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Yoga Practice

It appears that all the four forms of samadhi that we have just now described were in existence even long before Buddha. This fact with many other points of resemblance which we have noticed before would offer strong ground for inferring that Buddha might have derived a large part of the groundwork of his philosophy, theoretical as well as practical, from the Yoga doctrines which were then only in a floating condition. It has often been maintained that Buddha was much indebted to Sankhya philosophy, but if that is true to any extent, nowhere does this indebtedness come out in so remarkable a manner as in Yoga ethics and practice, fields of enquiry which Yoga can particularly claim as its own as apart from Sankhya.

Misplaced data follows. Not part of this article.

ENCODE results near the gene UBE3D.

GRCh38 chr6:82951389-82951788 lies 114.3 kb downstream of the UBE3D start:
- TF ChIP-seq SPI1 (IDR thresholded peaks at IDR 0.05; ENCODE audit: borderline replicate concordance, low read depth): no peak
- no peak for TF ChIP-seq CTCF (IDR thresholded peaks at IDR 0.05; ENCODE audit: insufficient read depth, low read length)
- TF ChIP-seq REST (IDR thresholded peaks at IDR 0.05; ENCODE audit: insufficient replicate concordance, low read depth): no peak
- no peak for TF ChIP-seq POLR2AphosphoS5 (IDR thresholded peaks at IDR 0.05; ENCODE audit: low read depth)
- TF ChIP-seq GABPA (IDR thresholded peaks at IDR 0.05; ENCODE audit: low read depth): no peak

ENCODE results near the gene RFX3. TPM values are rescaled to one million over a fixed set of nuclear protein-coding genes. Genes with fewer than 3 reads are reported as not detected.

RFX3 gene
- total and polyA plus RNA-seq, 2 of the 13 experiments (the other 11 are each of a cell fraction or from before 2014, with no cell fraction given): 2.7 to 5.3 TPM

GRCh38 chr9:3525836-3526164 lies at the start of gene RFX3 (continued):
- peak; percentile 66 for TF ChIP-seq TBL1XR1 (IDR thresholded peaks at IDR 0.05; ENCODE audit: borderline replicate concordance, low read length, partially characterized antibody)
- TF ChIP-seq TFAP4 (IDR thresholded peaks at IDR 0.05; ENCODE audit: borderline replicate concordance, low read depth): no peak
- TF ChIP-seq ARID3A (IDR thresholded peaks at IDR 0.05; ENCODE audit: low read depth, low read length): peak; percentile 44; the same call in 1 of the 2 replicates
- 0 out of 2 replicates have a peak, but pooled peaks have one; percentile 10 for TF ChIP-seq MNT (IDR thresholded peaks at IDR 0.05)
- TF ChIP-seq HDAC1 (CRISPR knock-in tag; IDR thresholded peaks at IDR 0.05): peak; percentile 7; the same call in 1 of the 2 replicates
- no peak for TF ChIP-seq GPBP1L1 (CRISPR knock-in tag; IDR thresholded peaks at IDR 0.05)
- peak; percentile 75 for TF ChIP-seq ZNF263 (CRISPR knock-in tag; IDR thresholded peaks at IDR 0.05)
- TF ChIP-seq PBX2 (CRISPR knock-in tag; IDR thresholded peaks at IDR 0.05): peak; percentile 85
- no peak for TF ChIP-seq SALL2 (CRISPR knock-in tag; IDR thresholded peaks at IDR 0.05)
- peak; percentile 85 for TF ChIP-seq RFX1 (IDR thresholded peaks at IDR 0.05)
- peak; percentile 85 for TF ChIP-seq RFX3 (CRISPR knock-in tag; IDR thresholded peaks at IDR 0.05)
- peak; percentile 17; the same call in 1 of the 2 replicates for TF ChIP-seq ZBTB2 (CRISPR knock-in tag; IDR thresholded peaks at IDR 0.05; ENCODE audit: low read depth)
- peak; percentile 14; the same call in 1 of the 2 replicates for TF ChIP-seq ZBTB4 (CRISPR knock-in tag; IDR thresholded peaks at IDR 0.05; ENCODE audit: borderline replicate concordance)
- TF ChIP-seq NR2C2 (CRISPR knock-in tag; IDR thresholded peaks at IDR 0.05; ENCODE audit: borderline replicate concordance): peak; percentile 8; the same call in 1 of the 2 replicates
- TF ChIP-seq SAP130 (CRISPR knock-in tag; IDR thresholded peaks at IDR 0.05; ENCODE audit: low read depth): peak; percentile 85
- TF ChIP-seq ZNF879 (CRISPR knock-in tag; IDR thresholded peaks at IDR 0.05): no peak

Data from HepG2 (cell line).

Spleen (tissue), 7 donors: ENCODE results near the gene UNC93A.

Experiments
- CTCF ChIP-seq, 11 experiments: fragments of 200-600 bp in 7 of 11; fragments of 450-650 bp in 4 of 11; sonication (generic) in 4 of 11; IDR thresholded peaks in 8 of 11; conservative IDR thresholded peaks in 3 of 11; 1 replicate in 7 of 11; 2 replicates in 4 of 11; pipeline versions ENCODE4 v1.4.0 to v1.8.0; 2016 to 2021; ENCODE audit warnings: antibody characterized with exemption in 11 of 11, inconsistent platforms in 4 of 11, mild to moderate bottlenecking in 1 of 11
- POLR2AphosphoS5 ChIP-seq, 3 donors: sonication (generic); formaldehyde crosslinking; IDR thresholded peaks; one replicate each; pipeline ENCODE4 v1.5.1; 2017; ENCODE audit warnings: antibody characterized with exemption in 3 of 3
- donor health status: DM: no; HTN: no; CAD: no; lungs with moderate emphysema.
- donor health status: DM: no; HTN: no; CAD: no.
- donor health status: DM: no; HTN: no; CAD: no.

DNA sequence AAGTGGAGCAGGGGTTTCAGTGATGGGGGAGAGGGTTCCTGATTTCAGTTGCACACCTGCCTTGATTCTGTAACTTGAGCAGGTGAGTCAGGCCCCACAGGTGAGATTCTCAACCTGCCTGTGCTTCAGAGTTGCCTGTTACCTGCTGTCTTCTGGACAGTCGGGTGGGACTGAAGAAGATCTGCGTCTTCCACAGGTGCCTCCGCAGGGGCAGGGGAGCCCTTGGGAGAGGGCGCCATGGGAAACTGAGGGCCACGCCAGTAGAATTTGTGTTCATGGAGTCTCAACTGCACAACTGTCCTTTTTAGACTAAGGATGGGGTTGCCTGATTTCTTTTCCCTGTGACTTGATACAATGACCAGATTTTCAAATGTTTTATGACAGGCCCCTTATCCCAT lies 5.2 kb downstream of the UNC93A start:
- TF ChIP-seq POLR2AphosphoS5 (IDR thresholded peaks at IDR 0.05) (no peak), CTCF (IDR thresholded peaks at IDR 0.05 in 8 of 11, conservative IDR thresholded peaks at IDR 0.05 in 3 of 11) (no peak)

Thus to give a brief account of Buddhist dhyana after Anesaki and Takakusu, we find that dhyana is divided into four degrees. Even the first and the lowest of the four dhyanas corresponds in its quality to a state higher than the sixth of the eight constituents of Yoganga. To reach the first dhyana several preliminary practices are needed. These correspond to the first five constituents of Yoga. First of all one has to keep the precepts and rules (shila) laid down by the Buddha (yama of the Yogangas); secondly to keep one's body and mind pure and serene, living in solitary retirement away from the people in a forest or a cave and sitting cross legged always thinking on an object. A novice should as a preparatory measure practice the meditation on love and compassion (mettakarunabhavana) in which he is to regard all sentient beings as his brothers, desiring their happiness and welfare as all the good that he would seek for himself. A novice who needs concentration of attention should practice at first the method of counting the number of his inspirations and expirations. A novice whose impure desire is too hard to be suppressed, should meditate on the impurity and impermanence of the human body. Childers thus explains the four states with reference to the process of meditation: He concentrates his mind upon a single thought. Gradually his soul becomes filled with a supernatural serenity, while his mind still reasons upon and investigates the subject chosen for contemplation: this is the first jhana called vitakka. Still fixing his thoughts upon the same subject, he then frees his mind from reasoning and investigation, while the ecstasy and serenity remain, and this is the second jhana vicara; next his thoughts still fixed as before, he divests himself of ecstasy and attains the third jhana sukham, which is a state of tranquil serenity. Lastly he passes to the fourth jhana, in which the mind exalted and purified is indifferent to all emotions alike of pleasure and pain called upekkha. The ideal of early Buddhism thus being the equilibrium of morals (shila), meditation, dhyana, and knowledge, prajna, is quite in harmony with the Yoga teaching.

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